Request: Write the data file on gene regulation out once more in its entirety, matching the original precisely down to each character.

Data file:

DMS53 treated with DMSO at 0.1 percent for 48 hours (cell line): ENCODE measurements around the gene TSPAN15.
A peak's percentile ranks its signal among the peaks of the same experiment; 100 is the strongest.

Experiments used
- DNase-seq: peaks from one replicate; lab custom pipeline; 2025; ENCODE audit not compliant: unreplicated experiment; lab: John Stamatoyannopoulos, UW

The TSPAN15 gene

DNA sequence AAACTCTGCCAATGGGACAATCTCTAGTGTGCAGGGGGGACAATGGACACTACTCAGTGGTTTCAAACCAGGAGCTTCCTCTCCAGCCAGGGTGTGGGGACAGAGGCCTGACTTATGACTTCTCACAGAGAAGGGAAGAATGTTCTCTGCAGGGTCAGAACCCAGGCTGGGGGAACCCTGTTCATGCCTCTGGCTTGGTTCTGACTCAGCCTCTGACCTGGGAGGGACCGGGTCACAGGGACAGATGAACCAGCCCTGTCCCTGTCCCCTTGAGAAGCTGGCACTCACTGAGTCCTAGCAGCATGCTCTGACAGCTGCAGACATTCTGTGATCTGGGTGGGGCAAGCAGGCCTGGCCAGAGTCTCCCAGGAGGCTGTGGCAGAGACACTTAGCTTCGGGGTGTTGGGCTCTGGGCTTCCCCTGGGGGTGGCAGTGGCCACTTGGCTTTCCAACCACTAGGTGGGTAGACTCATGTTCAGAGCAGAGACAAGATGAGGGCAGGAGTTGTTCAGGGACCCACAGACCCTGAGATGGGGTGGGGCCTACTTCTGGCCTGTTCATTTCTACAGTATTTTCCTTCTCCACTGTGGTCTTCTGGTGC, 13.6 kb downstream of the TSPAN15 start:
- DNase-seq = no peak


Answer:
DMS53 treated with DMSO at 0.1 percent for 48 hours (cell line): ENCODE measurements around the gene TSPAN15.
A peak's percentile ranks its signal among the peaks of the same experiment; 100 is the strongest.

Experiments used
- DNase-seq: peaks from one replicate; lab custom pipeline; 2025; ENCODE audit not compliant: unreplicated experiment; lab: John Stamatoyannopoulos, UW

The TSPAN15 gene

DNA sequence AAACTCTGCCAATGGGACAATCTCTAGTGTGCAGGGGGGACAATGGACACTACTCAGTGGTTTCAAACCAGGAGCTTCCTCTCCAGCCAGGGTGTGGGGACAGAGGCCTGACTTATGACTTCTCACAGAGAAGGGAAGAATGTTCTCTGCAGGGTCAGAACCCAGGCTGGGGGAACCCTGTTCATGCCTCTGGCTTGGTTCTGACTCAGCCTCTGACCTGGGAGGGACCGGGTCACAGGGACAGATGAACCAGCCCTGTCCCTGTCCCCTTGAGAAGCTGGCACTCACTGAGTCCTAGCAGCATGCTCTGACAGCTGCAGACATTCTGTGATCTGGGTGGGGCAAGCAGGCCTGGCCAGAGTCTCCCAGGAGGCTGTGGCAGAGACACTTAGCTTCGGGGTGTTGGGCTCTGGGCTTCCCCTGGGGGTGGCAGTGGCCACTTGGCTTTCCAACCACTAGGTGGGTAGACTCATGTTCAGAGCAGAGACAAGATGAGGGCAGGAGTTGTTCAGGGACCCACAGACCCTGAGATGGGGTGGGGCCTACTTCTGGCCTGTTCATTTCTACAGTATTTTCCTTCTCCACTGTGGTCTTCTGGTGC, 13.6 kb downstream of the TSPAN15 start:
- DNase-seq = no peak